from The American Heritage® Dictionary of the English Language, 4th Edition
- n. Used as an honorific before the given name or the full name of baronets and knights.
- n. Used as a form of polite address for a man: Don't forget your hat, sir.
- n. Used as a salutation in a letter: Dear Sir or Madam.
from Wiktionary, Creative Commons Attribution/Share-Alike License
- n. A man of a higher rank or position.
- n. An address to a military superior of either sex.
- n. An address to any male, especially if his name or proper address is unknown.
- v. to address somebody using sir
from the GNU version of the Collaborative International Dictionary of English
- n. A man of social authority and dignity; a lord; a master; a gentleman; -- in this sense usually spelled sire.
- n. A title prefixed to the Christian name of a knight or a baronet.
- n. An English rendering of the LAtin Dominus, the academical title of a bachelor of arts; -- formerly colloquially, and sometimes contemptuously, applied to the clergy.
- n. A respectful title, used in addressing a man, without being prefixed to his name; -- used especially in speaking to elders or superiors; sometimes, also, used in the way of emphatic formality.
from The Century Dictionary and Cyclopedia
- To address as “sir.”
- To use the word sir.
- n. A master; lord; sovereign.
- n. A person of rank or importance; a personage; a gentleman.
- n. Master; mister: a respectful and formal title of address, used formerly to men of superior rank, position, or age, and now to men of equal rank, or without regard to rank, as a mere term of address, without etymological significance.
- n. Specifically— A title of honor prefixed to the Christian names of knights and baronets, and formerly applied also to those of higher rank, as the king; it was also prefixed occasionally to the title of rank itself: as, Sir King; Sir Knight; Sir Herald.
- n. (b ) Formerly, a title of a bachelor of arts; hence, a title given to a clergyman; also, a clergyman.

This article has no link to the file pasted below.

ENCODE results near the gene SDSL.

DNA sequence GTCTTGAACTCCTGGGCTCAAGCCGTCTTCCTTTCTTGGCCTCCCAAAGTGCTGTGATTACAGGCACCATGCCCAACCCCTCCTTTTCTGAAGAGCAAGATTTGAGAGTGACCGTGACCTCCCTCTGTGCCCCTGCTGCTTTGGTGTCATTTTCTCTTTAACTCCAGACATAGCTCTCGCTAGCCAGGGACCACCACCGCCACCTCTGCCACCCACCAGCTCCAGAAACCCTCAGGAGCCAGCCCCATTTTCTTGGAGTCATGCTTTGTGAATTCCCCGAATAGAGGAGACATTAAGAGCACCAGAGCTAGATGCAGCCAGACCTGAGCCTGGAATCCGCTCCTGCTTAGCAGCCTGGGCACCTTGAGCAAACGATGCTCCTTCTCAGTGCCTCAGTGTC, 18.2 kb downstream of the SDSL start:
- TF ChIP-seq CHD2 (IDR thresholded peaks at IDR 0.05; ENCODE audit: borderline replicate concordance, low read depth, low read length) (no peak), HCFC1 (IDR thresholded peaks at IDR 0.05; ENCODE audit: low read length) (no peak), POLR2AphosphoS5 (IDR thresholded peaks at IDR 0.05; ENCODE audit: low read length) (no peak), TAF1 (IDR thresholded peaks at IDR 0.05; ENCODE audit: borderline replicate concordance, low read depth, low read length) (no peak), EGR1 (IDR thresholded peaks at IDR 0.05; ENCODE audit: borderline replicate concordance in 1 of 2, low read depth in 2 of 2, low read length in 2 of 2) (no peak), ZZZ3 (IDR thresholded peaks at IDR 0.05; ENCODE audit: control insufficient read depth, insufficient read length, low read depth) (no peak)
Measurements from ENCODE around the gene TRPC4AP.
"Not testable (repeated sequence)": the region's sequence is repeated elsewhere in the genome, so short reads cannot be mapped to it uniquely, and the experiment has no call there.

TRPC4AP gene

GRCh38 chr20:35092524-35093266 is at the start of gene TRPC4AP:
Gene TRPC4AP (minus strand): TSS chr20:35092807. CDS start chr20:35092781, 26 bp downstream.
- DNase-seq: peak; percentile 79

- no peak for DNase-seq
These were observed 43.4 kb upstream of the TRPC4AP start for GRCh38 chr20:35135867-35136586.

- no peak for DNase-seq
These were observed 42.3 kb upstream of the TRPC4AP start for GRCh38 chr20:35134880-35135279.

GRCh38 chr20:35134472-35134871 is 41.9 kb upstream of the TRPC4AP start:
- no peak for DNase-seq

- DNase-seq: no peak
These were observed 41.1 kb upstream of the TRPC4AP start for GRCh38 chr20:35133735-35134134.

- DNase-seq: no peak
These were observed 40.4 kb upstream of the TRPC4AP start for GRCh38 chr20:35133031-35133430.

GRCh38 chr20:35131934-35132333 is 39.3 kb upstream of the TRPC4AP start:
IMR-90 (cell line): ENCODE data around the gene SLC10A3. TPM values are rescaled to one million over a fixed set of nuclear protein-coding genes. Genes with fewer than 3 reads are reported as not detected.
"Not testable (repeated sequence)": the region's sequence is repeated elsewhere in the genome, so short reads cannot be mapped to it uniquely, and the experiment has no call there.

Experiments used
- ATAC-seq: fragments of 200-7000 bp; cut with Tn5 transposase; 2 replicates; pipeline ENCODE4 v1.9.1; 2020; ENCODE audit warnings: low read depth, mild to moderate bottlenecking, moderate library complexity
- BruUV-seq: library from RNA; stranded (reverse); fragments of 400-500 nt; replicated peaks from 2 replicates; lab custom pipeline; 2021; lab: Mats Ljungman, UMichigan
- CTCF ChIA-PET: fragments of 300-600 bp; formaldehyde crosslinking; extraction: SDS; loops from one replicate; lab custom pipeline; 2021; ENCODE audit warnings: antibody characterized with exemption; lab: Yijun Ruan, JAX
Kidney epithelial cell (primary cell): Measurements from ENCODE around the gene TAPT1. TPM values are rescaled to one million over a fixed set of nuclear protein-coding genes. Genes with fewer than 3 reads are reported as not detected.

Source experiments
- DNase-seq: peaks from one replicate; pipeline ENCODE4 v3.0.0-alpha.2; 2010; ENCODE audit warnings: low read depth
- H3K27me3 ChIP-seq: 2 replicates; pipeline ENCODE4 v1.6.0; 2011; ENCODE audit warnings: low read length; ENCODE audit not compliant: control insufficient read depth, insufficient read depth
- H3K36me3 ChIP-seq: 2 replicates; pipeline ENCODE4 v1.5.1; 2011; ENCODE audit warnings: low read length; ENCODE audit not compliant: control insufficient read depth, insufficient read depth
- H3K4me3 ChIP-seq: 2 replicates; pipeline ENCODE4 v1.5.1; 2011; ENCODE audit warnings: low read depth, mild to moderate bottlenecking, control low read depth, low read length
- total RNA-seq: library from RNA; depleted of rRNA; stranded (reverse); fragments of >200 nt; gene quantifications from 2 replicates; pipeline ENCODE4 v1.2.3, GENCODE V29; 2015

- n. A Persian measure of weight, equal to 16 miskals or ounces troy.
from WordNet 3.0 Copyright 2006 by Princeton University. All rights reserved.
- n. term of address for a man
- n. a title used before the name of knight or baronet
"He read, sir," rejoined Pott, laying his hand on Mr. Pickwick's knee and looking round with a smile of intellectual superiority, "he read for metaphysics under the letter _M_, and for China under the letter _C_, and _combined his information_, _sir_."
Romney would more than likely get confused, if he ever had to decide on military action, if he was American or the Taliban, and this sir is a risk no American can take. best quote today so far. jim
God, sir, is most definitely guiding and protecting your steps.
And I stood up and tapped him on the shoulder and I said, 'Hey sir, is everything okay?'
Oooo is that egg on your chin sir …? on June 5, 2009 at 8: 45 pm Jingo399
Basically what I am saying, sir, is that there were terrorists who attacked us -- they were Islamic jihadists.
That, sir, is what that same preacher tells his congregation about homosexuals. applejuicefool
He's smart as chain-lightnin ', sir; do anything I tell him.
But Mr. Greenleaf, sir, is a gentleman, and the best of cabin fare and staterooms'll be none too good for him, sir.
"I ain't limpin ', sir," the man answered respectfully, and, at a nod of dismissal from the mate, marched off jauntily along the deck with
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